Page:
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Put succinctly: With Z, the journey never ends

“My alphabet starts with this letter called yuzz. It’s the letter I use to spell yuzz-a-ma-tuzz. You’ll be sort of surprised what there is to be found once you go beyond Z and start poking around.” — Dr. Seuss from “On Beyond Zebra!”

Last time, I went all X-rated when I looked at the 24th letter of our alphabet. This time I’ll go to great lengths — all the way to the end of our alphabet (but not as far as Dr. Seuss went) — to talk about the history and some of the meanings of the intriguing letter Z.

As is often the case with our letters, we can thank the ancient Greeks for the Z since they probably used the letter “zeta” to represent the sound “ts.” But Z’s journey into the current alphabet hasn’t always been a smooth one.

Around 300 B.C., Roman censor Appius Claudius Caecus removed the letter from the alphabet, reportedly because he thought that it “looked like the tongue of a corpse.” (He probably was referring to the letter’s lowercase rendering, which looked like this: ζ.) But by 1 B.C., Z was restored to the alphabet — at the tail end.

As the letter enjoyed more and more use among English speakers, it came to be pronounced “zed” (after the French word “zède”) almost everywhere, even in the young United States. It wasn’t until after the Americans gained their freedom from England that we started pronouncing the letter Z differently than every other English-speaking nation on the planet.

Why? According to Reader’s Digest, “Noah Webster spearheaded the movement when he began publishing the standardized dictionaries of American English with deliberate changes from British English (and) sure enough (he had) designated the distinctly not-British ‘zee’ as the official American pronunciation.”

Husson College professor Adam Crowley postulates that “the popularity of ‘zee’ grew (also) because it rhymes with other letters such as B, C and P.” He also notes that no other letter in American English ends in “ed.”

And on top of all that, in 1835 Boston-based music publisher Charles Bradlee put lyrics to an 18th-century melody, gave melody credit to French composer Louis Le Maire, and called it: “The A.B.C., A German Air With Variations for the Flute With an Easy Accompaniment for the Piano Forte.” Bradlee’s ABCs alphabet song became popular in every English-speaking country, and because humans are mimetic (they mimic what they hear), parents in Great Britain reportedly had to reteach their children to say “zed” instead of “zee.”

Recently the Z has acquired a more sinister reputation. When Russia commenced its “special military operation” (war) in Ukraine early last year, many of its invading vehicles had large letters with mysterious meanings painted on them, Z being the most prominent among them.

The fact that there is no letter Z in the Russian Cyrillic alphabet (the letter that makes the “zee” sound in Russian looks more like a 3) had experts in specialties ranging from warfare to languages venturing guess after guess as to the real meaning of the giant letter.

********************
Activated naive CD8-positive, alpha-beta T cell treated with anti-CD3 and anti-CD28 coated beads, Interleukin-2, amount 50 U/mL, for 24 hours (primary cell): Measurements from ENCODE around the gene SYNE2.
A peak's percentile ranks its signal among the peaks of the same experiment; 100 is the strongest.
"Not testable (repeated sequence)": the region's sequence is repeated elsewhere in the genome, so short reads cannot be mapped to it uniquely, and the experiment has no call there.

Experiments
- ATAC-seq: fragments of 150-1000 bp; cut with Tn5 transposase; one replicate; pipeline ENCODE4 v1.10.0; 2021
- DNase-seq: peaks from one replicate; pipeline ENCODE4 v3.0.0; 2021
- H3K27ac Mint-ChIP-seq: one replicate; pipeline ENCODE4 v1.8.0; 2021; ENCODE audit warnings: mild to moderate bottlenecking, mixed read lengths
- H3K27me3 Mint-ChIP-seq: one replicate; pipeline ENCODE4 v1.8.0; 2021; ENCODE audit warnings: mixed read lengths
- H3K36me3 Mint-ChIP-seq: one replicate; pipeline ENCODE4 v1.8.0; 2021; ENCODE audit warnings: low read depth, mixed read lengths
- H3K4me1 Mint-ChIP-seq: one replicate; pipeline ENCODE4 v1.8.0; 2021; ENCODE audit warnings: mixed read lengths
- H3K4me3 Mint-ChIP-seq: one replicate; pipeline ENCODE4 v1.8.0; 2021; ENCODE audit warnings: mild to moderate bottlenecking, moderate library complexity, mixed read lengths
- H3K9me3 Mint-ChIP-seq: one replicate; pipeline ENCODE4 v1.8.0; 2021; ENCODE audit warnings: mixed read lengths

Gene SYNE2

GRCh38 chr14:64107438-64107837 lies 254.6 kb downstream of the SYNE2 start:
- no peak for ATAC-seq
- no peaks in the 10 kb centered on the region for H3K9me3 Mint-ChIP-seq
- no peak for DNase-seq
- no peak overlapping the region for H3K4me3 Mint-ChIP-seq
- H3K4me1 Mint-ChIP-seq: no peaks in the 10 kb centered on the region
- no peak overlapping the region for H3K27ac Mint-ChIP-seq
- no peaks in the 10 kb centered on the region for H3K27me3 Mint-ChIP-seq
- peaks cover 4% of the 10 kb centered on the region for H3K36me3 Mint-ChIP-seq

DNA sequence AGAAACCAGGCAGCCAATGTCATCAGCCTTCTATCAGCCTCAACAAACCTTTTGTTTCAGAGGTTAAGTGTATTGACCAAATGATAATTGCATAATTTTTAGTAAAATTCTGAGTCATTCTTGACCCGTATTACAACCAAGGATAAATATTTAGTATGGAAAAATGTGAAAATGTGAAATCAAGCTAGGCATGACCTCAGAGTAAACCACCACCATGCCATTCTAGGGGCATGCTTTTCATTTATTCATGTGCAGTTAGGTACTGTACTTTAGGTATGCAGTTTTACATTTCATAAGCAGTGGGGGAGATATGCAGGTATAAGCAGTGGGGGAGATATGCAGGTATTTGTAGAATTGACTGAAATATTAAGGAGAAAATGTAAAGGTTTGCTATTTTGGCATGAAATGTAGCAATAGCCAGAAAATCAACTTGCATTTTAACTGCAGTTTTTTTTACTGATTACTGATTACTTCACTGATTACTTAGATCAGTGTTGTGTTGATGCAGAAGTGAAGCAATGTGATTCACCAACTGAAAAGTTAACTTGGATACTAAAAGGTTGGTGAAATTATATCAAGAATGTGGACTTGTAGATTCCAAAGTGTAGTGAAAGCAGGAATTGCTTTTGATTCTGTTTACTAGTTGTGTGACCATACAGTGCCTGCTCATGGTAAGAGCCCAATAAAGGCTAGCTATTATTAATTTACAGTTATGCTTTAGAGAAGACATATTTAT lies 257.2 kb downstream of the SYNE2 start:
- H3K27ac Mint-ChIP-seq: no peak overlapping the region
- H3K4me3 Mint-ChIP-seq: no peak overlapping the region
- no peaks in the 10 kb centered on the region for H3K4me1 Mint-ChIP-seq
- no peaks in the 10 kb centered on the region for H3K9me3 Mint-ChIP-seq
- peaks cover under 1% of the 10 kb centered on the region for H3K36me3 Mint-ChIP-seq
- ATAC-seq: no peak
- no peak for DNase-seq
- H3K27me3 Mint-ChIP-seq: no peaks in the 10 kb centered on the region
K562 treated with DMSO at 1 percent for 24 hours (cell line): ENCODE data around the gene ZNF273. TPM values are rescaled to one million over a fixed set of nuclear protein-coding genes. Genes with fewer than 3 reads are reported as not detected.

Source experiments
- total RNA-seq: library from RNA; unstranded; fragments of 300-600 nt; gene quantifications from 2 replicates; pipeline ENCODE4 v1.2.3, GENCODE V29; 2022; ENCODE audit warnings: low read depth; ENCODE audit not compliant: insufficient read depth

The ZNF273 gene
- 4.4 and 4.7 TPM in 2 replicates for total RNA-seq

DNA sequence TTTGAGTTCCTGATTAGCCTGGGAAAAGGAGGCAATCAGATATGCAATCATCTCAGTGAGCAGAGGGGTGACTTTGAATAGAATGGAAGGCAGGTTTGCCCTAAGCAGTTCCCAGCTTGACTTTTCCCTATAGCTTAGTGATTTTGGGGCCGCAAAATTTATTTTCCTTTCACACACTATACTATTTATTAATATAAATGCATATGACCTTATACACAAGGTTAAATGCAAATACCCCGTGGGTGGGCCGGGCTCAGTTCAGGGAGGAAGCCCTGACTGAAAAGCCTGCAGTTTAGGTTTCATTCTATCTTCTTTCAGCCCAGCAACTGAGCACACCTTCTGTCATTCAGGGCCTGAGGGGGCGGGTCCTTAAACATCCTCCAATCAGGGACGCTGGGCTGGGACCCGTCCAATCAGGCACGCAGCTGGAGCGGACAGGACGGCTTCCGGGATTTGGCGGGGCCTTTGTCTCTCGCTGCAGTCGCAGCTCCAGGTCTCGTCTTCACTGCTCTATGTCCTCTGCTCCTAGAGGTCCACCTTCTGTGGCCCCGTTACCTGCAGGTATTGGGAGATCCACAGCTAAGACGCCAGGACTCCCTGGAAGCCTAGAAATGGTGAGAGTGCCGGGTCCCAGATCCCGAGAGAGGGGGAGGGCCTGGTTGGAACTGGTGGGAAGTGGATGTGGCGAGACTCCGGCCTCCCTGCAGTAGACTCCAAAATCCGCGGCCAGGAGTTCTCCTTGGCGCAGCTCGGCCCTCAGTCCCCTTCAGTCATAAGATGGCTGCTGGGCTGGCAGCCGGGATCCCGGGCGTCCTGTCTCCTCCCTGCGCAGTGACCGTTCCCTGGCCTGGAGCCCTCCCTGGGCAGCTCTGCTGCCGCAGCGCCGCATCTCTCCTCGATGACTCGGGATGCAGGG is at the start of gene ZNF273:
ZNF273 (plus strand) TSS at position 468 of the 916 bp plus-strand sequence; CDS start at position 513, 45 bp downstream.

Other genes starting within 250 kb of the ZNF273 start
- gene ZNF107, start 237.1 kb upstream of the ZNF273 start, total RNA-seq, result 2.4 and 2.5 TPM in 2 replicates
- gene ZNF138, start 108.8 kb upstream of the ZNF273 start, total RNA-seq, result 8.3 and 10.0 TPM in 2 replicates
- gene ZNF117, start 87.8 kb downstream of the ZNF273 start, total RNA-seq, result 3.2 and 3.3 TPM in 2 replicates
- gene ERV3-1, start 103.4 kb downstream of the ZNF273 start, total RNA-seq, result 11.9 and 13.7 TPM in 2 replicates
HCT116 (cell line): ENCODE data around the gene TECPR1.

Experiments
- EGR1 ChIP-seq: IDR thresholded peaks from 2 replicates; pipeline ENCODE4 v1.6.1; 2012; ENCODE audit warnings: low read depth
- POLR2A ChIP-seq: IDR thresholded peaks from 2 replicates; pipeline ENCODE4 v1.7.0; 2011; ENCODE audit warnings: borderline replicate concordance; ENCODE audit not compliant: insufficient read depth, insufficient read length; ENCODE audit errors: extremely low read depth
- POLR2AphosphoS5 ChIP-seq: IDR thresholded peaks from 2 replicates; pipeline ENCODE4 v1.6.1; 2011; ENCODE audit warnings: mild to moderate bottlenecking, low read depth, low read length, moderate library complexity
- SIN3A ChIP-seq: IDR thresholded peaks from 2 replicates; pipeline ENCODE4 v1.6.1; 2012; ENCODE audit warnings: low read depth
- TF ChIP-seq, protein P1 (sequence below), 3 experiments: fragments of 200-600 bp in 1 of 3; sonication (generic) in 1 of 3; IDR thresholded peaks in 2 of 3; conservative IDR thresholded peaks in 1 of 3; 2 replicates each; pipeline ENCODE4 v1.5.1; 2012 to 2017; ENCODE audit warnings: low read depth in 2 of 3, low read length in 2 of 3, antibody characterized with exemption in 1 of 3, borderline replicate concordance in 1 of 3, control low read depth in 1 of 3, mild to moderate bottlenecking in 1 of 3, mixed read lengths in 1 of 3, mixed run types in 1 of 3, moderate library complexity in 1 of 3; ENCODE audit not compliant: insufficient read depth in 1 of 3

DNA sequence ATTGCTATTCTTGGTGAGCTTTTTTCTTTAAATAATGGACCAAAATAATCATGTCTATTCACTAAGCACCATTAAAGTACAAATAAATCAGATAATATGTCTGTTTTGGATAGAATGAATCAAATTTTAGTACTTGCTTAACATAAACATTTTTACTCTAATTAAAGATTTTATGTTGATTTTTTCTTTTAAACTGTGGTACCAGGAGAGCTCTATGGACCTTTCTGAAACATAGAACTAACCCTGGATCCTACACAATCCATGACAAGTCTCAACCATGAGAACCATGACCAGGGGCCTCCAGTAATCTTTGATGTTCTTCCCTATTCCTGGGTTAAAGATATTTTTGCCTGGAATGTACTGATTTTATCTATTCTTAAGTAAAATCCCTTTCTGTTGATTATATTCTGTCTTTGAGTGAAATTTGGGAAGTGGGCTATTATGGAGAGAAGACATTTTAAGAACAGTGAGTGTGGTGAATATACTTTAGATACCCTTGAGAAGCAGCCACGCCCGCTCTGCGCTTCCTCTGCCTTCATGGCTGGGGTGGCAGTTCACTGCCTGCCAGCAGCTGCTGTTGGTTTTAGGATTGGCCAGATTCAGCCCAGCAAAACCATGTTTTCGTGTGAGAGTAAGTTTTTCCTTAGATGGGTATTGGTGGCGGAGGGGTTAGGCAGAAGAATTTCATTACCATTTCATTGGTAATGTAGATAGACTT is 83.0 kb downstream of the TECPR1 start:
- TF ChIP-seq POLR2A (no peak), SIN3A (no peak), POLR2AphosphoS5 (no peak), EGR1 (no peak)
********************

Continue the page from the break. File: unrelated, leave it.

One of the best first guesses was that the Z stood for “Zapad” (West), where those particular vehicles were traditionally stationed. Postings by the Russian Defense Ministry on Instagram showed soldiers wearing the letter on their uniforms and suggested that it might stand for “za mir” (for peace) or “za pobedu” (for victory).

Kiril Avramov, a professor at the University of Texas at Austin, explains the use of the letter “falls really well within the tradition of the best techniques of Soviet propaganda of hijacking and adopting symbols.”

In the NATO phonetic alphabet, Z is pronounced “zulu.” To Russians who are brave enough to protest their country’s invasion of Ukraine the Z stands for “zachem” (meaning “why?” or “for what?”).

As for the sound of a Z, it doesn’t have as many permutations as its nearby alphabetmate the X, but it does have several.

There’s the common Z sound, as in puzzle and zigzag.

Then, there’s the S sound, found in waltz and eczema.

Then, there’s the special TS sound that the two Zs in “pizza” give us, unlike the two Zs in “buzz.”

Meanwhile, in “seizure,” the Z gives us the same unusual sound that the S gives us in “leisure.” Zsa Zsa Gabor helped train us all on that sound.

Speaking of pizza, you’ll find a Z in one of English’s shorter words — and the only two-letter word containing a Z allowed in tournament SCRABBLE): “za,” which is short for “pizza.”

As for long Z words, there are plenty, including this 15-letter favorite: zigzaggednesses.

Well, that’s enough for today. I’m beat. I’m going to catch some Zs.

Jim Witherell of Lewiston is a writer and lover of words whose work includes “L.L. Bean: The Man and His Company” and “Ed Muskie: Made in Maine.” He can be reached at [email protected].

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